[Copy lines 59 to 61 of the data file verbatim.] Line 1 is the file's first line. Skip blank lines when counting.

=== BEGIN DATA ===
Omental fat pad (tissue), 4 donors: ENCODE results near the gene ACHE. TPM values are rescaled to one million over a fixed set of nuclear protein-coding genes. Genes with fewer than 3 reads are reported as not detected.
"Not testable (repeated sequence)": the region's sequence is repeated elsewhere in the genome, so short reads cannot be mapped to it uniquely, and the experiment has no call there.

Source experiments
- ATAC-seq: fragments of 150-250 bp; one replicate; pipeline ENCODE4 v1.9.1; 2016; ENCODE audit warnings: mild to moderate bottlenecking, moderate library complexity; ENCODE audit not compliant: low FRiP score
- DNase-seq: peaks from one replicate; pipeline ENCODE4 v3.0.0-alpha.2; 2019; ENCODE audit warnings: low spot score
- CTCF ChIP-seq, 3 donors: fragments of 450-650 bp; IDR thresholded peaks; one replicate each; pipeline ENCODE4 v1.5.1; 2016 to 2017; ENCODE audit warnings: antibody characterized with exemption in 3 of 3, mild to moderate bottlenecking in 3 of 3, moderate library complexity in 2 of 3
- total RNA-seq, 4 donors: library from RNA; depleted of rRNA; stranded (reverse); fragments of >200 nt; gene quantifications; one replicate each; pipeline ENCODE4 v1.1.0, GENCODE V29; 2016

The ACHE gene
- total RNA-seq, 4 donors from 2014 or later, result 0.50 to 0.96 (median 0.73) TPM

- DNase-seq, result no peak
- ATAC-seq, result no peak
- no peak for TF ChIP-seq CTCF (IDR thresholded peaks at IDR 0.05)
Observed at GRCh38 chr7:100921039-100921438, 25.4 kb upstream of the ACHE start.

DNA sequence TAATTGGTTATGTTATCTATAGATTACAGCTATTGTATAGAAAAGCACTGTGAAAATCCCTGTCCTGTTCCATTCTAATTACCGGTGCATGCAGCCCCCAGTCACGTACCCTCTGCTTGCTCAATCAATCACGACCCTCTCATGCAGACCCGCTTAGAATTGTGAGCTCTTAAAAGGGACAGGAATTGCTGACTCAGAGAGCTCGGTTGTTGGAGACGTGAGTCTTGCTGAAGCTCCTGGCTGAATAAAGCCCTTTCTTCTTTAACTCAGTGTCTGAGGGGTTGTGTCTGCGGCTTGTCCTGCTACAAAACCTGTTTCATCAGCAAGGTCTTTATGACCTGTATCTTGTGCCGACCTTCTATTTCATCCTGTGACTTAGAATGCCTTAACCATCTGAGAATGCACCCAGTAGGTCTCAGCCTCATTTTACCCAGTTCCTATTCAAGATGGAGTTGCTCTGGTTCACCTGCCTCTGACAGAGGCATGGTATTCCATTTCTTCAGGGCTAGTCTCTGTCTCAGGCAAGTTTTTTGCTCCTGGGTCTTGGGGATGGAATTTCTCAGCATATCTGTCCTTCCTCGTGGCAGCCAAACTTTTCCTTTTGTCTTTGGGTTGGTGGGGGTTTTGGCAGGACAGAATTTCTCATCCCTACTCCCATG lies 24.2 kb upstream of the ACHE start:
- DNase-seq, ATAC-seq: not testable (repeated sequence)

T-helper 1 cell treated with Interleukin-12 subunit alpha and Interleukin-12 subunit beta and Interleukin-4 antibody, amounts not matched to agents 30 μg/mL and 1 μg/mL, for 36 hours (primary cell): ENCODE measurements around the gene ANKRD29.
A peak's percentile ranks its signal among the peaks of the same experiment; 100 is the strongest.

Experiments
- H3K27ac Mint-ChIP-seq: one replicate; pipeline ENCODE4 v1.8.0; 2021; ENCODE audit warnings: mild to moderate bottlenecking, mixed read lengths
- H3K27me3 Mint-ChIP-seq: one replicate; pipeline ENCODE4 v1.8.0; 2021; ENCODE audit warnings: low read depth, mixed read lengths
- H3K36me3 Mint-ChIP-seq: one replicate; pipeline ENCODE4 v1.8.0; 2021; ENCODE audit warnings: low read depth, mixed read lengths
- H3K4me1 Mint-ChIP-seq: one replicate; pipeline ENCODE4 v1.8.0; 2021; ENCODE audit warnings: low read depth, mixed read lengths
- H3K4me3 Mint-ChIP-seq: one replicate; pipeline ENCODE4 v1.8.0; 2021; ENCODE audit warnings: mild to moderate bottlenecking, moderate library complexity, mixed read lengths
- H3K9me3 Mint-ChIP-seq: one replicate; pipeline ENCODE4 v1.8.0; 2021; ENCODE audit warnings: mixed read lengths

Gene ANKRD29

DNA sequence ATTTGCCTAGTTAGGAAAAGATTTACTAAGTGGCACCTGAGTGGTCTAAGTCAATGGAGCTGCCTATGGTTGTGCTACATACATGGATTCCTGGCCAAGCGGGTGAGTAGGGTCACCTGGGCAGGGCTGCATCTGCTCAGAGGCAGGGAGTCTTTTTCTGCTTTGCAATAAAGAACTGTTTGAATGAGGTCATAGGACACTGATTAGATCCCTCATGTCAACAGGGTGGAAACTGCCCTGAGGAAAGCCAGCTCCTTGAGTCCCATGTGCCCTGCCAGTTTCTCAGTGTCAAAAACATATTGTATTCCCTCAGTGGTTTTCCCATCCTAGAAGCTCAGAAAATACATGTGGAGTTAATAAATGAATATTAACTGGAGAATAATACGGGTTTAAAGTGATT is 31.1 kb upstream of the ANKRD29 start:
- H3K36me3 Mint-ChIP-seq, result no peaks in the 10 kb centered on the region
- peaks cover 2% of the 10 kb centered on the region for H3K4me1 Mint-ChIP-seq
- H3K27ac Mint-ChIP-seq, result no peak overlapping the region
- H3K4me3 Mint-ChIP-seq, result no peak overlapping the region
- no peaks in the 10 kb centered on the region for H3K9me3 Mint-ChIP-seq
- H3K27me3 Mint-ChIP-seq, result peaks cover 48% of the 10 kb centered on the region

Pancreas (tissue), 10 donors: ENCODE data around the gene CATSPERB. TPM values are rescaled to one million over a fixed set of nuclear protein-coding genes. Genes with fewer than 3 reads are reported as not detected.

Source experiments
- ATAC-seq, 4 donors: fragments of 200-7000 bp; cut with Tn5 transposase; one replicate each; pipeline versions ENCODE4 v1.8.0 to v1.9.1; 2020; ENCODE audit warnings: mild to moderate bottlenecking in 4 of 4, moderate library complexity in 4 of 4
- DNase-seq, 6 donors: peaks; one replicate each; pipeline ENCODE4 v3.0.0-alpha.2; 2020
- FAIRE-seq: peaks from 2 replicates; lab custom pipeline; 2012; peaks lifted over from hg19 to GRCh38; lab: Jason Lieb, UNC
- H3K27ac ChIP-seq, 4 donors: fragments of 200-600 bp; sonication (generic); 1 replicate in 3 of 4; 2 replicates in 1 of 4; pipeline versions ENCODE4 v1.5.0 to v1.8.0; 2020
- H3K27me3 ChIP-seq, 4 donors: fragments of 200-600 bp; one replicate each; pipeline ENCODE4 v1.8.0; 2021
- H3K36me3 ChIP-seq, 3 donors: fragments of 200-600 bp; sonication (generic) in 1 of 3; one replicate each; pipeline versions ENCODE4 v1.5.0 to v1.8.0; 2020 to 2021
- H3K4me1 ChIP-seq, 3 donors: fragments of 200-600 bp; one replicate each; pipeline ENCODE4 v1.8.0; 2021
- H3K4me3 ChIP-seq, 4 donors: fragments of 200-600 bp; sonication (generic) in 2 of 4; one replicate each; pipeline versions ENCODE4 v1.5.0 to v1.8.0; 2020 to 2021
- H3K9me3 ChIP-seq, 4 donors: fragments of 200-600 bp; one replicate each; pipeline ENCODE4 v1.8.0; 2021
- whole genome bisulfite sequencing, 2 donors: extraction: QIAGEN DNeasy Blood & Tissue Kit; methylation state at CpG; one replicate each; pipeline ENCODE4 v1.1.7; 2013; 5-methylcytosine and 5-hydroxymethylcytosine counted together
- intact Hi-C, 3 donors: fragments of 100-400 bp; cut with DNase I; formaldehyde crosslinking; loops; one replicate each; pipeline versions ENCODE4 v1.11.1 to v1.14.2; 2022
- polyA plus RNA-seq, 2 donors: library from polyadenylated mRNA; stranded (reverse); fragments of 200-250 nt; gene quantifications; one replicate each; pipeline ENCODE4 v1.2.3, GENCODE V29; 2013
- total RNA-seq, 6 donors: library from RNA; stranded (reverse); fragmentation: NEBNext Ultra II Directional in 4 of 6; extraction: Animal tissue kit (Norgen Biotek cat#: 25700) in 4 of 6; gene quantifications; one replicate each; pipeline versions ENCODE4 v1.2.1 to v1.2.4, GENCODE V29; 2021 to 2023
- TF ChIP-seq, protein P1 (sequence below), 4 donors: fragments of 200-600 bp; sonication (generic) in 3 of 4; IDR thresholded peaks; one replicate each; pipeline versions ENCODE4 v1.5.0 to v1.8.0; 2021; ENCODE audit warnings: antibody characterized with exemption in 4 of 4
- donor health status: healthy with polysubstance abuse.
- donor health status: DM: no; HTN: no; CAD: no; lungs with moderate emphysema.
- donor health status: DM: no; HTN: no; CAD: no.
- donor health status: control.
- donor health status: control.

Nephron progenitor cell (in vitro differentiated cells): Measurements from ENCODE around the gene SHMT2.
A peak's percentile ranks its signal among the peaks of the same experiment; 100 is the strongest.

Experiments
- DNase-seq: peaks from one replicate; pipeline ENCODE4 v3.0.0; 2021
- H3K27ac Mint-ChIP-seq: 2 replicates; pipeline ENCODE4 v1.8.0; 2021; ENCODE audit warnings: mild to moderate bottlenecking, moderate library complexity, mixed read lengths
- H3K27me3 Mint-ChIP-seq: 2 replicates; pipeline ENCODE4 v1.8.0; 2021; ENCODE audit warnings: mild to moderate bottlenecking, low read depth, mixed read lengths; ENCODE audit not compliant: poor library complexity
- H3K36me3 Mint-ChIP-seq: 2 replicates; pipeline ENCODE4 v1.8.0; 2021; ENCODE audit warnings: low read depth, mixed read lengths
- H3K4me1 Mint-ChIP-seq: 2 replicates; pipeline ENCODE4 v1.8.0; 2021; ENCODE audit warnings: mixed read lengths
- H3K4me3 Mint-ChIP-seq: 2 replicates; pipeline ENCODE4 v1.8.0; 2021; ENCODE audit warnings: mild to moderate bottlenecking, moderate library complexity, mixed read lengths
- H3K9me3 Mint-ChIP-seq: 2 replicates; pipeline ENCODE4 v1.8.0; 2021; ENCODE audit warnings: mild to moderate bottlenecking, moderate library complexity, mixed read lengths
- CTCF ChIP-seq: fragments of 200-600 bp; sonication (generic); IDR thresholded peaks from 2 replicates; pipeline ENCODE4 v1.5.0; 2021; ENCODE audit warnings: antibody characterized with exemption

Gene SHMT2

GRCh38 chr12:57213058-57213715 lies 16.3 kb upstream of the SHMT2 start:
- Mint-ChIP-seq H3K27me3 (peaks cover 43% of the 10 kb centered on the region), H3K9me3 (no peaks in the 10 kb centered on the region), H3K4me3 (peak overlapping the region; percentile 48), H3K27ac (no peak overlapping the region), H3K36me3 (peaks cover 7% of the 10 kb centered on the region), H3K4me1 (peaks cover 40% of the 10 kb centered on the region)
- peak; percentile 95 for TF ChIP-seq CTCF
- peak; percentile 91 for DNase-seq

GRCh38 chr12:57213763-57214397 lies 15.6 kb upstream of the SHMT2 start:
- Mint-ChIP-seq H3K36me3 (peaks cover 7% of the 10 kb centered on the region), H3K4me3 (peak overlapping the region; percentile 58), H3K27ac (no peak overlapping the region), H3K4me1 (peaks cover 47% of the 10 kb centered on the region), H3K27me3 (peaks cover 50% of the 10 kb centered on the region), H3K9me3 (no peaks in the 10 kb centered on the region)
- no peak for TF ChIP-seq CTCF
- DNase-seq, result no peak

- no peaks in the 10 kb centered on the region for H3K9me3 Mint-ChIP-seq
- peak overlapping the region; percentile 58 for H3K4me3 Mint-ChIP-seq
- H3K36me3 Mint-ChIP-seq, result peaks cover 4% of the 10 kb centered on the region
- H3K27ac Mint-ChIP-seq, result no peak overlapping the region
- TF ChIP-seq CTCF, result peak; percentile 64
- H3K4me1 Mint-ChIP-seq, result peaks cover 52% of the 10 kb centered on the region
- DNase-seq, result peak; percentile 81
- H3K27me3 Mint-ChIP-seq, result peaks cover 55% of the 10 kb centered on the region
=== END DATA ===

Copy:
- H3K27me3 Mint-ChIP-seq: 2 replicates; pipeline ENCODE4 v1.8.0; 2021; ENCODE audit warnings: mild to moderate bottlenecking, low read depth, mixed read lengths; ENCODE audit not compliant: poor library complexity
- H3K36me3 Mint-ChIP-seq: 2 replicates; pipeline ENCODE4 v1.8.0; 2021; ENCODE audit warnings: low read depth, mixed read lengths
- H3K4me1 Mint-ChIP-seq: 2 replicates; pipeline ENCODE4 v1.8.0; 2021; ENCODE audit warnings: mixed read lengths